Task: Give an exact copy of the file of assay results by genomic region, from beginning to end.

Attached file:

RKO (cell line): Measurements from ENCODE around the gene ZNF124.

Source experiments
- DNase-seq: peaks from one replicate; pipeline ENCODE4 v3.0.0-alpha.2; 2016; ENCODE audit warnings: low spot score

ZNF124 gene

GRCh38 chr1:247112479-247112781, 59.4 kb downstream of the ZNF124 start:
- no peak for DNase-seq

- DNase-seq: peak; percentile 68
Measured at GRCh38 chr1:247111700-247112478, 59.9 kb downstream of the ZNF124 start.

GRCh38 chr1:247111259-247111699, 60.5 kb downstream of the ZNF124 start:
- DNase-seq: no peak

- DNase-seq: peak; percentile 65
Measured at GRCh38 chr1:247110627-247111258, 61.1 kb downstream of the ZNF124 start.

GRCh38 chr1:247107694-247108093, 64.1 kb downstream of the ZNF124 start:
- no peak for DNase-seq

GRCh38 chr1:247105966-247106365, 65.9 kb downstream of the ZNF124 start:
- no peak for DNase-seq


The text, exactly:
RKO (cell line): Measurements from ENCODE around the gene ZNF124.

Source experiments
- DNase-seq: peaks from one replicate; pipeline ENCODE4 v3.0.0-alpha.2; 2016; ENCODE audit warnings: low spot score

ZNF124 gene

GRCh38 chr1:247112479-247112781, 59.4 kb downstream of the ZNF124 start:
- no peak for DNase-seq

- DNase-seq: peak; percentile 68
Measured at GRCh38 chr1:247111700-247112478, 59.9 kb downstream of the ZNF124 start.

GRCh38 chr1:247111259-247111699, 60.5 kb downstream of the ZNF124 start:
- DNase-seq: no peak

- DNase-seq: peak; percentile 65
Measured at GRCh38 chr1:247110627-247111258, 61.1 kb downstream of the ZNF124 start.

GRCh38 chr1:247107694-247108093, 64.1 kb downstream of the ZNF124 start:
- no peak for DNase-seq

GRCh38 chr1:247105966-247106365, 65.9 kb downstream of the ZNF124 start:
- no peak for DNase-seq